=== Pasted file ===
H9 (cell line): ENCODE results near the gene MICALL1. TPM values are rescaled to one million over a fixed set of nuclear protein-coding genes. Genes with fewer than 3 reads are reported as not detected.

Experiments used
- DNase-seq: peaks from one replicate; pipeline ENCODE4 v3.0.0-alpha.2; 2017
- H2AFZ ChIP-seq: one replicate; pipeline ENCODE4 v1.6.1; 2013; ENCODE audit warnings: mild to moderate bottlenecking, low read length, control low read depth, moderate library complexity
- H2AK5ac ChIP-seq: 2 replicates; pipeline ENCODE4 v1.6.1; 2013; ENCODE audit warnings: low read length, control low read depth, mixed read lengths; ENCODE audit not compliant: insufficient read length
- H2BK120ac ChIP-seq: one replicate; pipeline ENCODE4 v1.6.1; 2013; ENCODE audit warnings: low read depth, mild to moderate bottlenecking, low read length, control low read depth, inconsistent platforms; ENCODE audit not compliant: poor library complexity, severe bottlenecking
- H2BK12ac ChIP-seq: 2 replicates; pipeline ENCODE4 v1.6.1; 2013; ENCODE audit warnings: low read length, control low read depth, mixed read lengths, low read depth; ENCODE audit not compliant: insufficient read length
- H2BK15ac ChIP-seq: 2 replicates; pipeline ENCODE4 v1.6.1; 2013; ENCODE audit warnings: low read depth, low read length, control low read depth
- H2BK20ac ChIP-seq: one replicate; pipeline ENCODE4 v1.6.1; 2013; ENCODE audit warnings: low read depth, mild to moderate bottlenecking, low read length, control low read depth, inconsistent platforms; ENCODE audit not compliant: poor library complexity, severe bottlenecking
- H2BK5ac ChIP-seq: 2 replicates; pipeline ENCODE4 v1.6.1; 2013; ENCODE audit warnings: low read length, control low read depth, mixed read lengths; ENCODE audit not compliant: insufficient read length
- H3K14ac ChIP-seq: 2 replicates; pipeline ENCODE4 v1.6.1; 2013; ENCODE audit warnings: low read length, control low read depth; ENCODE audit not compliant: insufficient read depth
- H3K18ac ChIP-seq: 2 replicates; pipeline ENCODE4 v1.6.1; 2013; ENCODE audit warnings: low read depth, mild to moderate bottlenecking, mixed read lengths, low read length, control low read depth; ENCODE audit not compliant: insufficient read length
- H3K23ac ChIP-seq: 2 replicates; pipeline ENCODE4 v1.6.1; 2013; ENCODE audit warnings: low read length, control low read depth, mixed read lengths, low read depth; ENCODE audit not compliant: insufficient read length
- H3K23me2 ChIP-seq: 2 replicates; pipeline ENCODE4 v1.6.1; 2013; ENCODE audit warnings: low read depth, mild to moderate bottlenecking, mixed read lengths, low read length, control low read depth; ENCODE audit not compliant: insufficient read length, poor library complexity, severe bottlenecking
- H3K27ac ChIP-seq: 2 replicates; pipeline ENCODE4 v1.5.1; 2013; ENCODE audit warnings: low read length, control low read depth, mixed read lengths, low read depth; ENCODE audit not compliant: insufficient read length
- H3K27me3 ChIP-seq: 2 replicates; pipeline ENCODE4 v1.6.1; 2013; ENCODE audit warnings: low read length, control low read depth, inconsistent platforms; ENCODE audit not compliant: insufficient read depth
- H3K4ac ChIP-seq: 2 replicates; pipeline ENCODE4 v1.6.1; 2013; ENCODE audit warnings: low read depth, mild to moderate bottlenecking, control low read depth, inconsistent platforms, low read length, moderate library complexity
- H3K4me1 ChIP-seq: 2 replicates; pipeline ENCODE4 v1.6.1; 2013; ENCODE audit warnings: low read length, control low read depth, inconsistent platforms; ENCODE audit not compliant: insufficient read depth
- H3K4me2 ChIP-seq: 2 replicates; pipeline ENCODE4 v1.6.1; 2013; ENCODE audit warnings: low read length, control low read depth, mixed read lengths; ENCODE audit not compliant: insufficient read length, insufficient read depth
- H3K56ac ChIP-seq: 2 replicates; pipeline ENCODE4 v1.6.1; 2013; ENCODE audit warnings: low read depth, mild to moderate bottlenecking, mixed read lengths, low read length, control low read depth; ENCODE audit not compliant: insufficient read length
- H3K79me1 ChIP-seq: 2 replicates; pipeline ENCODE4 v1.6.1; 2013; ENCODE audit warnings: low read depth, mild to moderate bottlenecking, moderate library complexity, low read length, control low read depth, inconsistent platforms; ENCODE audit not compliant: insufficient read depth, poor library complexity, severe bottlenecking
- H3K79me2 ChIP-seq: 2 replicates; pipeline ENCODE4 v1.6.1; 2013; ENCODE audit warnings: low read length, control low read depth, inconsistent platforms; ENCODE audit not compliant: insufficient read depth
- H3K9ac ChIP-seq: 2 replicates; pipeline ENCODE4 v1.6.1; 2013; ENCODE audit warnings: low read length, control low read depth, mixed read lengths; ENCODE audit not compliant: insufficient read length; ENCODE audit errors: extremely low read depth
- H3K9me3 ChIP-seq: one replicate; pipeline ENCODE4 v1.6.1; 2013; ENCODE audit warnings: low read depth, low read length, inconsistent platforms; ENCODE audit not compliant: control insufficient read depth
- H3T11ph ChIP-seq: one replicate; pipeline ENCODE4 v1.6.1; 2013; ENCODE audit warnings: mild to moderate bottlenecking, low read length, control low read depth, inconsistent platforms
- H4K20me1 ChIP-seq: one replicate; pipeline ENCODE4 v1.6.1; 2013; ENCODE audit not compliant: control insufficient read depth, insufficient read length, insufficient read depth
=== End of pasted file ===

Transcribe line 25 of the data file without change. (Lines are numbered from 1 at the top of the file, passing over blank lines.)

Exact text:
- H3T11ph ChIP-seq: one replicate; pipeline ENCODE4 v1.6.1; 2013; ENCODE audit warnings: mild to moderate bottlenecking, low read length, control low read depth, inconsistent platforms